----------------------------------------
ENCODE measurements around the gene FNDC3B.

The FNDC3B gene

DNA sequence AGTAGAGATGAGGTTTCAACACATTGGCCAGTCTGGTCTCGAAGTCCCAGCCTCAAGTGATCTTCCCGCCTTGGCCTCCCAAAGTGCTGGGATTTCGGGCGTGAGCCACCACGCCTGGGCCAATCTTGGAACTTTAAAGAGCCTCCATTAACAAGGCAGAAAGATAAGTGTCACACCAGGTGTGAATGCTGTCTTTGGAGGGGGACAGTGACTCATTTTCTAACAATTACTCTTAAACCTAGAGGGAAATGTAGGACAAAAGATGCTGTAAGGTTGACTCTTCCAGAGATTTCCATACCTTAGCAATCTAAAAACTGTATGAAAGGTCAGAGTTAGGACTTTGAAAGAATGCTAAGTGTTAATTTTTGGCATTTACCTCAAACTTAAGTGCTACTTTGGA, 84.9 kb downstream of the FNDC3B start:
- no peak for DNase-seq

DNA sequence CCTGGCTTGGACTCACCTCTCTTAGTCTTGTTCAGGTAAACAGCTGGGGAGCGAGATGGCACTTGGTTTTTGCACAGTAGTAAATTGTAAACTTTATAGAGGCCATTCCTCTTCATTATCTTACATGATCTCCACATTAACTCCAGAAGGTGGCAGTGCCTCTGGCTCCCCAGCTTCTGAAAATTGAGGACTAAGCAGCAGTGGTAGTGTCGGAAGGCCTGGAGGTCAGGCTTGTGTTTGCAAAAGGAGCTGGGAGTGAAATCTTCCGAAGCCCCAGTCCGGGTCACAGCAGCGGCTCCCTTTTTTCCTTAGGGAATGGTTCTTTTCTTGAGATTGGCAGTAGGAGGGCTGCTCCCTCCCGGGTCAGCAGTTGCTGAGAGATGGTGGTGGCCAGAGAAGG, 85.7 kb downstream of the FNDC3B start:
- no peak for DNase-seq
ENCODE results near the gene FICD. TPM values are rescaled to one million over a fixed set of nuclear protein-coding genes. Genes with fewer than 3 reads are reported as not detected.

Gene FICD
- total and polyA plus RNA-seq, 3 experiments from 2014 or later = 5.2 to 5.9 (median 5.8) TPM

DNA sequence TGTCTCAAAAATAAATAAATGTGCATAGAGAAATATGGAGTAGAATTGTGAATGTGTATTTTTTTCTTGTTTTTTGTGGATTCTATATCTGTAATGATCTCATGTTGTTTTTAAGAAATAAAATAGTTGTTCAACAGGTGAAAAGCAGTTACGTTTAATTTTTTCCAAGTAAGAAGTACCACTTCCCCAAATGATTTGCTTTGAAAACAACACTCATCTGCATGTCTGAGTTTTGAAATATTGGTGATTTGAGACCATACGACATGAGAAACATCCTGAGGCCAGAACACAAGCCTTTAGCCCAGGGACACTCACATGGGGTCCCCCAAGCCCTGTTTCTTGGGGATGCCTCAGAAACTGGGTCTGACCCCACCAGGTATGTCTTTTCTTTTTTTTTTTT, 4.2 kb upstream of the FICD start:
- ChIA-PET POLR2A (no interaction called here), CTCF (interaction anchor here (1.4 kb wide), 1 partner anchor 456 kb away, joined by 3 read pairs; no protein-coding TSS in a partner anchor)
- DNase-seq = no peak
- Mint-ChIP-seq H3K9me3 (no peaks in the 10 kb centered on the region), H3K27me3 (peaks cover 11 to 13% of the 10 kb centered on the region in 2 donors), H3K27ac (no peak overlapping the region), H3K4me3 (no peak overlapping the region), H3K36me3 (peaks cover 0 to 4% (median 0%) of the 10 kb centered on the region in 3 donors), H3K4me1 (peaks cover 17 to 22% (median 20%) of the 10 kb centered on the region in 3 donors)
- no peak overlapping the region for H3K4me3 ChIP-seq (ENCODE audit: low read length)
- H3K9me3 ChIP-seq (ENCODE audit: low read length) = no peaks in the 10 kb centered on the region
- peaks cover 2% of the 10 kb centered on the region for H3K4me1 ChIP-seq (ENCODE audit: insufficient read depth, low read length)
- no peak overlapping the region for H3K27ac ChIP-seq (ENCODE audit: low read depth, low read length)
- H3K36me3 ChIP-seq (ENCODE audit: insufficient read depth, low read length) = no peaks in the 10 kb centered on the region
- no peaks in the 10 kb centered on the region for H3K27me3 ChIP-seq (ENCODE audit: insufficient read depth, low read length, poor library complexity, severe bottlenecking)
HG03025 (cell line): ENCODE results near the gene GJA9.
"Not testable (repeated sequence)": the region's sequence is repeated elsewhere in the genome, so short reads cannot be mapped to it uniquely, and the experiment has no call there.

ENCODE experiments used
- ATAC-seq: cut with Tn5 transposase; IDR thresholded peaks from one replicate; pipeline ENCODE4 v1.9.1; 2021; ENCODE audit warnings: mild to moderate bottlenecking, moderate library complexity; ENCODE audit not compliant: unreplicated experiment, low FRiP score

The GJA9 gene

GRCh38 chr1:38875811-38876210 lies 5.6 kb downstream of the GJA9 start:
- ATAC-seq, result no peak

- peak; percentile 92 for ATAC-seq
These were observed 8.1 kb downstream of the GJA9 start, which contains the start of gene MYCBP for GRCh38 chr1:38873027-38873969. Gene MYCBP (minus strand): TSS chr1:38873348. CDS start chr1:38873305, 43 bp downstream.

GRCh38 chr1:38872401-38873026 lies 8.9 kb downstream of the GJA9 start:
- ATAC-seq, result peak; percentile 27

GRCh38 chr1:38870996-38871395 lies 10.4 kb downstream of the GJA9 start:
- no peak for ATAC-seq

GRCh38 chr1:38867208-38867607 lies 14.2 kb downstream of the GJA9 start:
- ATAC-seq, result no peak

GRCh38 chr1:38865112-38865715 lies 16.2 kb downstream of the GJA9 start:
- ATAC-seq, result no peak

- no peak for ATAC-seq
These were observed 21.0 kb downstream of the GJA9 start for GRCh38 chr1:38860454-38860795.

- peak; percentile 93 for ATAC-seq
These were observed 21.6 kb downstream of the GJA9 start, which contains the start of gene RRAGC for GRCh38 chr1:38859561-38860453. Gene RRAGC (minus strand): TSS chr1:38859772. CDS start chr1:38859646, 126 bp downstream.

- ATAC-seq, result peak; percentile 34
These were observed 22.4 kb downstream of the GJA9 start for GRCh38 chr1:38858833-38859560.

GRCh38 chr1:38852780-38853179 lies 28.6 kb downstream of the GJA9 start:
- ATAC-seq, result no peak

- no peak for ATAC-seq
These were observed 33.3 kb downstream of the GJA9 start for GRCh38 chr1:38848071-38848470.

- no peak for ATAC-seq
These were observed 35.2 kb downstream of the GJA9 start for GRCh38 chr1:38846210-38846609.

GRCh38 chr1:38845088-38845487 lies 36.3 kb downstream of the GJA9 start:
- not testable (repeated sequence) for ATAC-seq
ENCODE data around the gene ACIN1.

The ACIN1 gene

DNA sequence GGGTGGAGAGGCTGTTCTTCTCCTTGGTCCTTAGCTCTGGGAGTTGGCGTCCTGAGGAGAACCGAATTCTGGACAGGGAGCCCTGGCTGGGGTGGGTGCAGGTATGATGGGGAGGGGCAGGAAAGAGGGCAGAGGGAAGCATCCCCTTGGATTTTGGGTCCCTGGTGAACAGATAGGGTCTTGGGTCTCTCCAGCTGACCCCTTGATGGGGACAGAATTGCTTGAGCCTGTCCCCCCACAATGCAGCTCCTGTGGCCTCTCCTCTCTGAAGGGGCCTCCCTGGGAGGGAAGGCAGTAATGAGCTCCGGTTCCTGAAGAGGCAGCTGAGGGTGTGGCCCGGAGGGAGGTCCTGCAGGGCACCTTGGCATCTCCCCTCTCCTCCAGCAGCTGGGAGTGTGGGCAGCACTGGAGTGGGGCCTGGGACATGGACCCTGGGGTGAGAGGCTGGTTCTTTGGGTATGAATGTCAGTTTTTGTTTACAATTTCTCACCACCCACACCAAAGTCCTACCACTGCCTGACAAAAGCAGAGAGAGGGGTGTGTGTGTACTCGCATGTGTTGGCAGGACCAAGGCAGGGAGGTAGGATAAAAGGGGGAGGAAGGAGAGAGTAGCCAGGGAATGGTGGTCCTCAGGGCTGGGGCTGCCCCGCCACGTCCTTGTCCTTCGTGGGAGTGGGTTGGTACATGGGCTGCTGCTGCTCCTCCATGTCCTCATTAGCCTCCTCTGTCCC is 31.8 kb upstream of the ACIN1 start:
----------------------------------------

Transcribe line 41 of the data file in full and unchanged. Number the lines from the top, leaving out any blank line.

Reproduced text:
- ATAC-seq, result peak; percentile 34